U.S. Army reports hike in troop suicides

WASHINGTON, Sept. 10 (UPI) -- U.S. Army officials are citing anxiety and stress caused by repeated deployments for an increase in the rate of suicide among active duty soldiers.

For the first time since the Vietnam War, the Army says the number of soldiers who take their own lives is on track to surpass the rate of suicide among the general U.S. population, CNN reported Wednesday.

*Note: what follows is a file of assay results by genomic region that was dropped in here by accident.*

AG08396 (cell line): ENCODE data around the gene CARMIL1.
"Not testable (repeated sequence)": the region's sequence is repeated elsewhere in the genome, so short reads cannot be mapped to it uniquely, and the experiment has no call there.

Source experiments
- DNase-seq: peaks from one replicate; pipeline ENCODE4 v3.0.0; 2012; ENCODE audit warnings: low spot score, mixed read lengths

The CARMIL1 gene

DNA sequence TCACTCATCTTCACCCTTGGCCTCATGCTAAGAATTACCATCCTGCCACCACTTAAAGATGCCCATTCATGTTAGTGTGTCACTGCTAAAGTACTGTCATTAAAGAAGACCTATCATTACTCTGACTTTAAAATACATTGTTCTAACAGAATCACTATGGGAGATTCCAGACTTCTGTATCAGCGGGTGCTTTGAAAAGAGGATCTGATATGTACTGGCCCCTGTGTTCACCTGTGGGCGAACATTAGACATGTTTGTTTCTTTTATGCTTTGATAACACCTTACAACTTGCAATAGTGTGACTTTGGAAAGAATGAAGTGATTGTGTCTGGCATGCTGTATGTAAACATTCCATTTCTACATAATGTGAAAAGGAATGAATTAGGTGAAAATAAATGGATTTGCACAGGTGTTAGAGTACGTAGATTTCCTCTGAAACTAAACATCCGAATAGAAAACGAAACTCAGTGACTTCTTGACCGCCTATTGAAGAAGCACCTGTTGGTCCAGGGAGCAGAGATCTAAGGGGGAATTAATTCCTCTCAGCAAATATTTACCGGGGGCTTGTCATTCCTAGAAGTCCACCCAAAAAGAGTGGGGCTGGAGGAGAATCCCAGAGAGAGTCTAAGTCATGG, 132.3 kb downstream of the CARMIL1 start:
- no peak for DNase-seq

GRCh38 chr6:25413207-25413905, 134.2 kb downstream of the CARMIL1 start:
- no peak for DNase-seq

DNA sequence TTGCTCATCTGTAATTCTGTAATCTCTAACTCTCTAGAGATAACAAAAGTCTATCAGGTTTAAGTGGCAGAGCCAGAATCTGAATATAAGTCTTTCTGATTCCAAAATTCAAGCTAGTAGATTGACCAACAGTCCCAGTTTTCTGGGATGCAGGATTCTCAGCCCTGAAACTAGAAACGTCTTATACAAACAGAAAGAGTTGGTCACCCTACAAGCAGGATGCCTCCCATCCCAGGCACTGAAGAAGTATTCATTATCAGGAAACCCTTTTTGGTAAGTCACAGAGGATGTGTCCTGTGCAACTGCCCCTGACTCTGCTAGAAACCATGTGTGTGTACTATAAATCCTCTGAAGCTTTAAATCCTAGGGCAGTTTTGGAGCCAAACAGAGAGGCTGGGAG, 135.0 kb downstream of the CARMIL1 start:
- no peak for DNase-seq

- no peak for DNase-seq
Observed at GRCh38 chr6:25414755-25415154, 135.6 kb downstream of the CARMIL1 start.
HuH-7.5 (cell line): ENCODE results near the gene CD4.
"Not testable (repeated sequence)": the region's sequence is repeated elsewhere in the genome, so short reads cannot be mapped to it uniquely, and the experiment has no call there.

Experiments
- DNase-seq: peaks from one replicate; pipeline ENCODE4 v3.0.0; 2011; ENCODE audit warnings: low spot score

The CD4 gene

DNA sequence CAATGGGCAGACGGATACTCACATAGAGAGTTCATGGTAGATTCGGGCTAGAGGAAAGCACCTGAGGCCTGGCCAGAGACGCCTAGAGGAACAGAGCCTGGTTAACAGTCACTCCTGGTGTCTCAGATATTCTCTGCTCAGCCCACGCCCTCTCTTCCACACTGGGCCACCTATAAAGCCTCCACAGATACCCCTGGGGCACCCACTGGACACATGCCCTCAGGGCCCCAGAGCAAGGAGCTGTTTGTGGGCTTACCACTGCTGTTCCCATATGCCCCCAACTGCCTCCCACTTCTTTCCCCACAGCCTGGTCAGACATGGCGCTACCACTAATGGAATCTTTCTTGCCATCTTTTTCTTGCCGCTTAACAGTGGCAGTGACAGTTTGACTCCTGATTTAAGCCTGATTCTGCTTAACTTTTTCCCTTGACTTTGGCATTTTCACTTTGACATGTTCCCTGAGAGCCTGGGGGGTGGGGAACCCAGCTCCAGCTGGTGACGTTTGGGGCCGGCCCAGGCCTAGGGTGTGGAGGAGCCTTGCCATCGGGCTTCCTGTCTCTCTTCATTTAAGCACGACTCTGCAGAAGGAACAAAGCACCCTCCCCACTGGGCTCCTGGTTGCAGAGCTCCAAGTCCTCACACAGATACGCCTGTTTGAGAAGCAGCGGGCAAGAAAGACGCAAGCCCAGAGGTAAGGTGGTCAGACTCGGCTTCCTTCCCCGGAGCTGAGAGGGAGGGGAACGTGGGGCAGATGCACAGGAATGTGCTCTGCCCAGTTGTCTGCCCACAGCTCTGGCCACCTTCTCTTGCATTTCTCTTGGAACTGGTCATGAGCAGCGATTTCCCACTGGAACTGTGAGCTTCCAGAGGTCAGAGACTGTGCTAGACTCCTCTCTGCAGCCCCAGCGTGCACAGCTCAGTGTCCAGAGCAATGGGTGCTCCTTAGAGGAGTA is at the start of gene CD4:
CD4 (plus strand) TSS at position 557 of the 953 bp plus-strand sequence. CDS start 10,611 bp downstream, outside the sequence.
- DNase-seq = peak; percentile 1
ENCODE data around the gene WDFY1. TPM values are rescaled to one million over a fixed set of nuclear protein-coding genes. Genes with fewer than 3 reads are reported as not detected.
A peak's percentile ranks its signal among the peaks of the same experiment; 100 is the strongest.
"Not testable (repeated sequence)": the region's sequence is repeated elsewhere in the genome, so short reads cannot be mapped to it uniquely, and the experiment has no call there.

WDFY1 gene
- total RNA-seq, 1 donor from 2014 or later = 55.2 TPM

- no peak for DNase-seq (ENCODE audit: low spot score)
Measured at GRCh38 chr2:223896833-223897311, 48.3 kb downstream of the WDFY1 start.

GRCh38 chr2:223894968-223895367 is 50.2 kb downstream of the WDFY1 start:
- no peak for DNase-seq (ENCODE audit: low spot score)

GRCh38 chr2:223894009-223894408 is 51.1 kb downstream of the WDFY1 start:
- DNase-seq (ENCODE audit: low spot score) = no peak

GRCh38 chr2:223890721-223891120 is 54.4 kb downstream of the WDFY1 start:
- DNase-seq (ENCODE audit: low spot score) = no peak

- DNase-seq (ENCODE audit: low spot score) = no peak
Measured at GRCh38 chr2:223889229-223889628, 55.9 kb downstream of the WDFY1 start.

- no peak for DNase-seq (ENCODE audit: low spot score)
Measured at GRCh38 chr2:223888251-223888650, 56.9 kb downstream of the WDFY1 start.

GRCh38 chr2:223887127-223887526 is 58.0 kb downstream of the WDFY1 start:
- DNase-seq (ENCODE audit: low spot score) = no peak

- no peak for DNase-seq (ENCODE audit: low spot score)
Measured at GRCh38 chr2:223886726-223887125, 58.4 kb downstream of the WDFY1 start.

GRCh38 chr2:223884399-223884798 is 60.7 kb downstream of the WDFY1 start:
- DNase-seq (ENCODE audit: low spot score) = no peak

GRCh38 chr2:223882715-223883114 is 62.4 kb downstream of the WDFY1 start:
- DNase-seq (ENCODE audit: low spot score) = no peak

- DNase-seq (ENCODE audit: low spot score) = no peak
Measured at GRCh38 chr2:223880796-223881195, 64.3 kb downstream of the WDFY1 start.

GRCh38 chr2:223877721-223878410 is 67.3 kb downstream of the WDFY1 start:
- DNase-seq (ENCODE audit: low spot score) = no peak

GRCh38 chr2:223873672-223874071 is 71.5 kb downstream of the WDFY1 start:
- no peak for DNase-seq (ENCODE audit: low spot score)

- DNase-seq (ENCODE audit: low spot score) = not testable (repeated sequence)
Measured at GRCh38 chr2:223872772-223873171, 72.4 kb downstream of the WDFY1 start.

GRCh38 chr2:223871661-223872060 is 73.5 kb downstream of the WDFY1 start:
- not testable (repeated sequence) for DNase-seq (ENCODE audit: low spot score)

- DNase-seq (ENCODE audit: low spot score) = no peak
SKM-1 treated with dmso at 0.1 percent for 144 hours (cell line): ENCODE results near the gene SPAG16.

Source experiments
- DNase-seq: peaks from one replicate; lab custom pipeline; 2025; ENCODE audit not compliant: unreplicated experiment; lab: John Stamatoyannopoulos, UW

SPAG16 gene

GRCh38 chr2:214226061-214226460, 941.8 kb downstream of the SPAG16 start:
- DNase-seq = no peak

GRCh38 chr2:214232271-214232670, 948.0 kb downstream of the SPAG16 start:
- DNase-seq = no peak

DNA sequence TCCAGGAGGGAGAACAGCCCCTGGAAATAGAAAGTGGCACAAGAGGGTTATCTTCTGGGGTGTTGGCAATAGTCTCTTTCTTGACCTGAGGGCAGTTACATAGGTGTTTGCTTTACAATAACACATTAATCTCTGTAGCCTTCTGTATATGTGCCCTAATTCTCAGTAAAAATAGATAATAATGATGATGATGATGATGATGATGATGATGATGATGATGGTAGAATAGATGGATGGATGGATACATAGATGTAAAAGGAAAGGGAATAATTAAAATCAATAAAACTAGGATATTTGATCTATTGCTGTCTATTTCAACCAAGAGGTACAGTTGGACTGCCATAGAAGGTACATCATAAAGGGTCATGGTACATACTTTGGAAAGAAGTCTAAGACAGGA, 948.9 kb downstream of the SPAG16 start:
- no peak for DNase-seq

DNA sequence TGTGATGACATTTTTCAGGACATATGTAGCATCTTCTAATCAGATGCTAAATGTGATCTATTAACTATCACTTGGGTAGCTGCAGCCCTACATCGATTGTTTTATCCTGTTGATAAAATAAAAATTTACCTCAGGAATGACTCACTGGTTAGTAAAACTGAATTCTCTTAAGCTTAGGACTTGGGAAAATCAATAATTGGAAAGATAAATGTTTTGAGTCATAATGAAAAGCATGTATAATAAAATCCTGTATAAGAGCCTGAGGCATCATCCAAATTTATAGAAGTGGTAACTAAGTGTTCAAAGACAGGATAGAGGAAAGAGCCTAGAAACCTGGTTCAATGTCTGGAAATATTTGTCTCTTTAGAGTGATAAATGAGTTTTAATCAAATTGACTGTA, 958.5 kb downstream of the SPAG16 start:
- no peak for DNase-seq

Figures supplied by the U.S. Army indicate 115 soldiers committed suicide last year. By August of this year, the army said it recorded 62 suicides among active-duty solders and was investigating another 31 deaths as possible suicides.

Army officials say at the current pace the rate of active-duty suicides is on track to surpass both last year's total and the nation's suicide rate of 19.5 per 100,000 people.

"Army leaders are fully aware that repeated deployments have led to increase distress and anxiety for both soldiers and their families," says Army Secretary Pete Geren.

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